ChatGPT is going viral right now. Besides funny conversations, you can use that tool to generate also code for you. But does it really hold up to its reputation and it is a serious pairing partner? Let's see.
In the past, it was tricky to get if the current process runs under elevated rights. In the sense of it is run under the sudo group in *nix (Unix, Linux, macOS, you name it) or administrative rights in Windows.
But that changes with .NET 8 as we now have a unified API for that.
Abstraction and Encapsulation are two fundamental concepts in object-oriented programming. So let us have a small look what the difference is between those two.
Did you ever wonder how we can iterate through a
StringBuilder? I mean, of course, we can just call
ToString and use the returned string, but that means we materialize the whole thing without good reason.
We can also use a normal for-loop. But we can also find a completely different and probably dumber way! And if you wonder: No, this is not something you do in your daily life, but by doing so, I can show some cool stuff C# and .NET offer.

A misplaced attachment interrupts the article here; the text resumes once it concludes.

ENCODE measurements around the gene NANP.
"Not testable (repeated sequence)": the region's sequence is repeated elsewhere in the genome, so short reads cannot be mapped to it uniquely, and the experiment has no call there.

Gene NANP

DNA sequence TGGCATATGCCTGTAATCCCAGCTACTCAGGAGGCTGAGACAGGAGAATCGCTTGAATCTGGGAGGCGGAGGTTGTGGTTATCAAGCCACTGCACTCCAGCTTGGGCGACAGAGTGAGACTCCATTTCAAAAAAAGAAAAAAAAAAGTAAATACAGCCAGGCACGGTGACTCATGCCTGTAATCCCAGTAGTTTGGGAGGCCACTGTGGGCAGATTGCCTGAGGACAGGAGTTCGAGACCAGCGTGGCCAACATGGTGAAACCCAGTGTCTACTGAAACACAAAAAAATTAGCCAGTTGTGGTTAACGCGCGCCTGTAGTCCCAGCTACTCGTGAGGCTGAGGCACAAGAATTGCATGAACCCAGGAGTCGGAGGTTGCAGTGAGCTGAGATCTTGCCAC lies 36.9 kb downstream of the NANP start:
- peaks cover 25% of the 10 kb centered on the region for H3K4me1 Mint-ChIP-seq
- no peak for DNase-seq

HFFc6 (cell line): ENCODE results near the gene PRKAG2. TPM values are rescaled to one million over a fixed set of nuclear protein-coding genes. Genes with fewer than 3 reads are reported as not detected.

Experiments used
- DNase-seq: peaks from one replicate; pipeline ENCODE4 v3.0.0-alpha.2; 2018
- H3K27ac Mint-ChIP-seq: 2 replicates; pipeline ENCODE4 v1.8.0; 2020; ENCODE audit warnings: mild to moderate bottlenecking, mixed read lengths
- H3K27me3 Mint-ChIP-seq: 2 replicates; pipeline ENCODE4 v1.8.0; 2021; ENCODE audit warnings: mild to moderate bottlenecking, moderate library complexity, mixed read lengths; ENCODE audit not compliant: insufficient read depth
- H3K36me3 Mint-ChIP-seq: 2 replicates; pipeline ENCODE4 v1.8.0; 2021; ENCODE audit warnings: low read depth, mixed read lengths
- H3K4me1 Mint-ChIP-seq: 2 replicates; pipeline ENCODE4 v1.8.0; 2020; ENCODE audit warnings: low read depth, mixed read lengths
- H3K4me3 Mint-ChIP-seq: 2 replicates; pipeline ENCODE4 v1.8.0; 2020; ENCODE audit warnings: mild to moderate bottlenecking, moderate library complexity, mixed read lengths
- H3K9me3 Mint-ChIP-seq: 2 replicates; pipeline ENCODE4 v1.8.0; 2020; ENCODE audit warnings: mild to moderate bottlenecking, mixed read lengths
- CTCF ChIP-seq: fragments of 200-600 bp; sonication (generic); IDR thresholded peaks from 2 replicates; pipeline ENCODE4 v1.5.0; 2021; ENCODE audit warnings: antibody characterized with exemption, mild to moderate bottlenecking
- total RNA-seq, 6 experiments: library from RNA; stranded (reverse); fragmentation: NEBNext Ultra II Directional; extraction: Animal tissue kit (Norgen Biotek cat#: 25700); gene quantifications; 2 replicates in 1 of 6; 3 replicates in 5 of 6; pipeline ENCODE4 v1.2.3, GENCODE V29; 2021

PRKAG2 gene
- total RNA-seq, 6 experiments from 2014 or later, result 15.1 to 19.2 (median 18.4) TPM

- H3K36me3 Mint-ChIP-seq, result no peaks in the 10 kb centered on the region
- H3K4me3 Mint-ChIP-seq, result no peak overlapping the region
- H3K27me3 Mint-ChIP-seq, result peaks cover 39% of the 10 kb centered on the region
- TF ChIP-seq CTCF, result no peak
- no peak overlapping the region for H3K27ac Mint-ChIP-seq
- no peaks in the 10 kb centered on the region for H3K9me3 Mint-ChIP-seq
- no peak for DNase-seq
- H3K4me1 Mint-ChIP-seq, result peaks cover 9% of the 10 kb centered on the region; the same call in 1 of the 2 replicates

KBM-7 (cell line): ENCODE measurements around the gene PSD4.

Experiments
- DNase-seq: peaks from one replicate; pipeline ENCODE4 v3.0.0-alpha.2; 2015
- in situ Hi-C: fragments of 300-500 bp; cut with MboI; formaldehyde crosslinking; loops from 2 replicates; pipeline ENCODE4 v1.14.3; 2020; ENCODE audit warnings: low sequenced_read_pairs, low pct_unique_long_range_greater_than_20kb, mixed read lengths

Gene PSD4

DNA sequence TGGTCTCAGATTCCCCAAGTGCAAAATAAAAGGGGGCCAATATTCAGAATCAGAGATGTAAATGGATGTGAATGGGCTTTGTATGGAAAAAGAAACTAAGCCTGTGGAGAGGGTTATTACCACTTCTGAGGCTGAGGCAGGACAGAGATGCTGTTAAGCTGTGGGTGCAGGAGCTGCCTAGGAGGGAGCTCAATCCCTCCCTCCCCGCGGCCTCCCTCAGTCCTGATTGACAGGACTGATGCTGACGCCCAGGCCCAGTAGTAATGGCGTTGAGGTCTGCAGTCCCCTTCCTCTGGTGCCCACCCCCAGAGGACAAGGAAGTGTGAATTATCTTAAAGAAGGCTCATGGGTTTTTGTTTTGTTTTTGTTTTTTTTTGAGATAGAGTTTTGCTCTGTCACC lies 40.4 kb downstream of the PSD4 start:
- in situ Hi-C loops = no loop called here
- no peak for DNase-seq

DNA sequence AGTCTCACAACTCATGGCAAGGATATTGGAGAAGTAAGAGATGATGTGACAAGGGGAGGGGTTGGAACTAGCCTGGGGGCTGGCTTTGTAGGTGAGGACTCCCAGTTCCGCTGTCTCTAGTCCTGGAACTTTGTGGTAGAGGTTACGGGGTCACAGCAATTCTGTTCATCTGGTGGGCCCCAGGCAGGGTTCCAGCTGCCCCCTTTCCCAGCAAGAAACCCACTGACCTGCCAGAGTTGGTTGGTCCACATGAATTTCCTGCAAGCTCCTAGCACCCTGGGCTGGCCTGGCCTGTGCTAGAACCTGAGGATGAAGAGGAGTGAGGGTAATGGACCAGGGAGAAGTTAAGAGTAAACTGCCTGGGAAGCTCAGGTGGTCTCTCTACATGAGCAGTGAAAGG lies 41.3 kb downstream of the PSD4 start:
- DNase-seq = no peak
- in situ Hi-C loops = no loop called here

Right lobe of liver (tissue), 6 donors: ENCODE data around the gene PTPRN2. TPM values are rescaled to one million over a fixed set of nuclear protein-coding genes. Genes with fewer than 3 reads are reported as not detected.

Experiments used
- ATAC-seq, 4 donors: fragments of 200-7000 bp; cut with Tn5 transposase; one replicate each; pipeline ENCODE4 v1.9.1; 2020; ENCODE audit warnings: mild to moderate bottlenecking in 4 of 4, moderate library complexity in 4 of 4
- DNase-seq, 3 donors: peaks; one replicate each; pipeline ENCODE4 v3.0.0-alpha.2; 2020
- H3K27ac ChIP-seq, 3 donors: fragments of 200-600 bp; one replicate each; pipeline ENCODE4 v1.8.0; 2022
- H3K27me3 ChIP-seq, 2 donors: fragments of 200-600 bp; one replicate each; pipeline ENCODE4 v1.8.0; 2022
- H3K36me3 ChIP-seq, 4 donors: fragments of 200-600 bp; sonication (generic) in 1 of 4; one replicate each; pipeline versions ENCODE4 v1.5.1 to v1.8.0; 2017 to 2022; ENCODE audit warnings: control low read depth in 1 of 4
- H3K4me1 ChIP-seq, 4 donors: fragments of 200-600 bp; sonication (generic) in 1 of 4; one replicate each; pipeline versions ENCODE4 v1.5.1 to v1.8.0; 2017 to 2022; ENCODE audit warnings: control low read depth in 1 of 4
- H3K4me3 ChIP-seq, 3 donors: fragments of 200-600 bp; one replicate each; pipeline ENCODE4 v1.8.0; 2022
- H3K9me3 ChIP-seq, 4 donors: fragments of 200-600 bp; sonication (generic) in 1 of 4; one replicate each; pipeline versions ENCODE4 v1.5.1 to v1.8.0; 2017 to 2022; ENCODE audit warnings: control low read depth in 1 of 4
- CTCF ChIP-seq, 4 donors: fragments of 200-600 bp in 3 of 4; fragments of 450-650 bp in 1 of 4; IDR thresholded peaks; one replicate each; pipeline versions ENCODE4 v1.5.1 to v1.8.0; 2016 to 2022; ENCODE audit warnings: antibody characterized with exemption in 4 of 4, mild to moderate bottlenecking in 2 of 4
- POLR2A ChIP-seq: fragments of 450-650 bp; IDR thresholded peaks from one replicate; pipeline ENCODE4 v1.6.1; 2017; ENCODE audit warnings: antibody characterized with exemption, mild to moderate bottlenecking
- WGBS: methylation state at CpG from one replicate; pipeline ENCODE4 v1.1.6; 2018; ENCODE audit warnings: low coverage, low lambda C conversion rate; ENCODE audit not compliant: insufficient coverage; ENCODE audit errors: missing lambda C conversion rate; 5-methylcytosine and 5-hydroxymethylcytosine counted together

Do you remember how .NET 6 introduced the
ArgumentNullException.ThrowIfNull guard? And afterward, with .NET 7 we've got this excellent bit:
ArgumentException.ThrowIfNullOrEmpty? Guess what, there might come some new handy additions for the upcoming .NET 8 iteration.
So let's see what are those new changes and how they make the code simpler.
Analyzers did become an integral part of the .NET ecosystem. Their main responsibility is to find potential code issues and warn you. Often times this comes even with potential fixes you can directly apply.
And Microsoft will continue this journey with the upcoming .NET 8 release. This blog post will show you potential candidates, which will make the cut.
.NET 7 was freshly released but Microsoft does not sleep. .NET 8 is already in the making and I want to showcase to you one new area where the dotnet team is working on Frozen collections.
So let's have a look at what frozen collections are and how they are working.
Use always a
That is what you can read from time to time. The basic idea is, that a
StringBuilder is "better" to be defined.
Why are people telling that lie? Let's discuss this and see what it isn't true.
Often times we hear about allocations on the heap. How can we easily measure this? This article will show you a very easy way of doing so.
Plus we will answer the question how big is an empty array? And if you think 0 bytes, then spoiler alert, that is not the case at all.